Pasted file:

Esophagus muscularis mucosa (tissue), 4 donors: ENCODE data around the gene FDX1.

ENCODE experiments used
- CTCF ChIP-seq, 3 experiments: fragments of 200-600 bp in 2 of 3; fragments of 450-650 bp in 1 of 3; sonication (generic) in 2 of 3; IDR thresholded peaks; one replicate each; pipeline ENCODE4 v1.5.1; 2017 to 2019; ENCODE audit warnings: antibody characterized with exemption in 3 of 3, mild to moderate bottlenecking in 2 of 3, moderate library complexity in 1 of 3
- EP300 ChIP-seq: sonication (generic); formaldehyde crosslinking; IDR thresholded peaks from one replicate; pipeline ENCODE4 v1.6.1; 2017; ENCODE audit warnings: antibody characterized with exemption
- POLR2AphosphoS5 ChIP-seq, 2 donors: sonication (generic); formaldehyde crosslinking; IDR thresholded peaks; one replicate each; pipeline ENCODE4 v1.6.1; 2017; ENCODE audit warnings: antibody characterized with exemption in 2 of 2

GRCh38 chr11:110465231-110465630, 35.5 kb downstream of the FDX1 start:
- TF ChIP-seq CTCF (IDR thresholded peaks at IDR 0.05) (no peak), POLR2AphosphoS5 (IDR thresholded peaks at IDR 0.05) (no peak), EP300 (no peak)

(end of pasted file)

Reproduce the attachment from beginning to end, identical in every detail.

Esophagus muscularis mucosa (tissue), 4 donors: ENCODE data around the gene FDX1.

ENCODE experiments used
- CTCF ChIP-seq, 3 experiments: fragments of 200-600 bp in 2 of 3; fragments of 450-650 bp in 1 of 3; sonication (generic) in 2 of 3; IDR thresholded peaks; one replicate each; pipeline ENCODE4 v1.5.1; 2017 to 2019; ENCODE audit warnings: antibody characterized with exemption in 3 of 3, mild to moderate bottlenecking in 2 of 3, moderate library complexity in 1 of 3
- EP300 ChIP-seq: sonication (generic); formaldehyde crosslinking; IDR thresholded peaks from one replicate; pipeline ENCODE4 v1.6.1; 2017; ENCODE audit warnings: antibody characterized with exemption
- POLR2AphosphoS5 ChIP-seq, 2 donors: sonication (generic); formaldehyde crosslinking; IDR thresholded peaks; one replicate each; pipeline ENCODE4 v1.6.1; 2017; ENCODE audit warnings: antibody characterized with exemption in 2 of 2

GRCh38 chr11:110465231-110465630, 35.5 kb downstream of the FDX1 start:
- TF ChIP-seq CTCF (IDR thresholded peaks at IDR 0.05) (no peak), POLR2AphosphoS5 (IDR thresholded peaks at IDR 0.05) (no peak), EP300 (no peak)